Stability and Solubility in Fresh and Lyophilized Leaf Material
In a preliminary analysis, both VP8∗ and BLSVP8d proved to be insoluble when expressed from their respective chloroplast transformation vectors in E. coli. Since the majority of VP8∗ also accumulated as inclusion bodies in the chloroplast stroma and several sonication pulses were necessary in order to have it extracted in a saline buffer compatible with immunization studies (Lentz et al., 2011), BLSVP8d solubility in fresh leaves was assayed. Therefore, leaf extracts from wild-type, BLSVP8d and VP8∗ plants containing total (T), soluble (S), and insoluble (I) protein were compared by SDS-PAGE followed by Coomassie blue staining. As expected, VP8∗ was mostly insoluble. Surprisingly, BLSVP8d mainly remained soluble in fresh leaf chloroplasts (Figure 4A). Identity of recombinant protein bands was confirmed by western blot (not shown).
FIGURE 4. BLSVP8d solubility and stability in fresh and lyophilized leaves. 12.5% SDS-PAGE gels stained with Coomassie brilliant blue showing total (T), soluble (S), and insoluble (I) protein fractions from: (A) 2 mg of transplastomic WT, BLSVP8d, and VP8∗ leaves extracted in Laemmli buffer. VP8∗ was included as an insoluble control. (B) 0.25 mg of transplastomic WT and BLSVP8d leaves from lyophilized leaves stored at -80°C and extracted in Laemmli buffer. Total extracts (3 mg) from wild-type and BLSVP8d fresh leaves were included as controls. (C) 0.25 mg of lyophilized leaves stored at room temperature for one month and extracted in Laemmli buffer. A total extract (2 mg) from a BLSVP8d fresh leaf was included as control. BLSVP8d, VP8∗, RbcL, and molecular weight marker (Broad Range Protein Molecular Weight Markers) positions are indicated on the margins.
Extracts from lyophilized transplastomic and wild-type leaves were analyzed in parallel by SDS-PAGE followed by Coomassie blue staining. BLSVP8d fusion remained stable and soluble even after lyophilization (Figure 4B). Comparing these extracts to their respective total extracts from fresh leaves, extracts from lyophilized leaves presented more degradation of endogenous proteins, which meant intact BLSVP8d become slightly more concentrated after lyophilization. As a result, soluble BLSVP8d extracts from lyophilized leaves were also included in immunization assays.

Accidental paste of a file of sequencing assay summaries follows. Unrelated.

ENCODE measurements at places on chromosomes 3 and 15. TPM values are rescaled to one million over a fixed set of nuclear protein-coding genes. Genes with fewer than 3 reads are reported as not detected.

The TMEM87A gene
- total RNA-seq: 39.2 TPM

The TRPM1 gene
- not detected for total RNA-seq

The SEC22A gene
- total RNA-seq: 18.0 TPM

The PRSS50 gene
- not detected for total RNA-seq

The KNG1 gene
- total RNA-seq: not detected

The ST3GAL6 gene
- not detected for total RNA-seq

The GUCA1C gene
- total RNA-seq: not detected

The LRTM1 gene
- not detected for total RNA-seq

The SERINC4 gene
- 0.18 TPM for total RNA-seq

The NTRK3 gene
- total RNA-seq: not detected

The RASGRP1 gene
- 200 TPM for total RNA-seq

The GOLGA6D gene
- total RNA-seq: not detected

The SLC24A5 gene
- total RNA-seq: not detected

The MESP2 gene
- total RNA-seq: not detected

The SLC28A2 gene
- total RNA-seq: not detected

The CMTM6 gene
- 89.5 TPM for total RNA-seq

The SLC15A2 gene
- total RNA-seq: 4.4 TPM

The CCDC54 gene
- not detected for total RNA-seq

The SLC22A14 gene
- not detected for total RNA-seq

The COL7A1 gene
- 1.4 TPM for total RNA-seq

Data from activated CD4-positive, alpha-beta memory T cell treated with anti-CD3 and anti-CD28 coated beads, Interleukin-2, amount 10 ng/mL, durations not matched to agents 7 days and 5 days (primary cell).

The soluble and stable nature of BLSVP8d remained unaltered even after storage for one month at room temperature (Figure 4C).
Immune Response to Transplastomic BLSVP8d
Immunoglobulin Y antibodies specific to BLSVP8d could be detected by ELISA after immunization of hens with either fresh or lyophilized transplastomic soluble protein extracts. No specific antibodies could be detected after immunization with the respective wild-type extracts. Overall, the response was slightly faster for fresh extracts. Antibody titers reached 12800 and ranged between 3200 and 12800 for fresh and lyophilized extracts, respectively (Figure 5A).
FIGURE 5. Detection of specific neutralizing immunoglobulin Y (IgY) antibodies against BLSVP8d after immunization of hens with either fresh or lyophilized transplastomic soluble protein extracts. (A) Detection of specific IgY antibodies in egg yolk obtained from hens immunized with total soluble protein extracts. Titers are indicated both for fresh (dark bars) and lyophilized (light bars) samples. Animals received three doses containing 3.83 μg of BLSVP8d (2 μg corresponded to VP8d). As a control, groups of hens were also immunized with total soluble protein extracts obtained from fresh and lyophilized wild-type leaves. Purified IgY response was evaluated by ELISA. Titers were expressed as the reciprocal of the highest IgY dilution which gave an OD value above the mean values of the respective control samples plus 3 standard deviations. (B) Viral neutralization assay to assess the prevention of bovine rotavirus infection in vitro conferred by specific IgY antibodies. Titers were expressed by the Reed and Muench’s (1938) method considering the highest dilution that resulted in an 80% reduction of fluorescent foci. Titers are indicated both for fresh (dark bars) and lyophilized (light bars) samples. An IgY fraction obtained by immunization of a hen with BLSVP8d previously produced in E. coli was included as control (white bar).
A virus neutralization assay was performed to assess the ability of these specific IgY antibodies to prevent bovine rotavirus infection in vitro. The anti-BLSVP8d IgY antibodies were able to neutralize rotavirus infection, in accordance with the results previously obtained by ELISA. Titers were similar for IgY antibodies elicited after immunization with both fresh and lyophilized transplastomic soluble protein extracts, and once again the response was slightly faster in the case of fresh leaf extracts. In addition, no neutralizing activity could be detected for any of the IgY fractions obtained after immunization with the respective wild-type fresh or lyophilized soluble protein extracts (Figure 5B).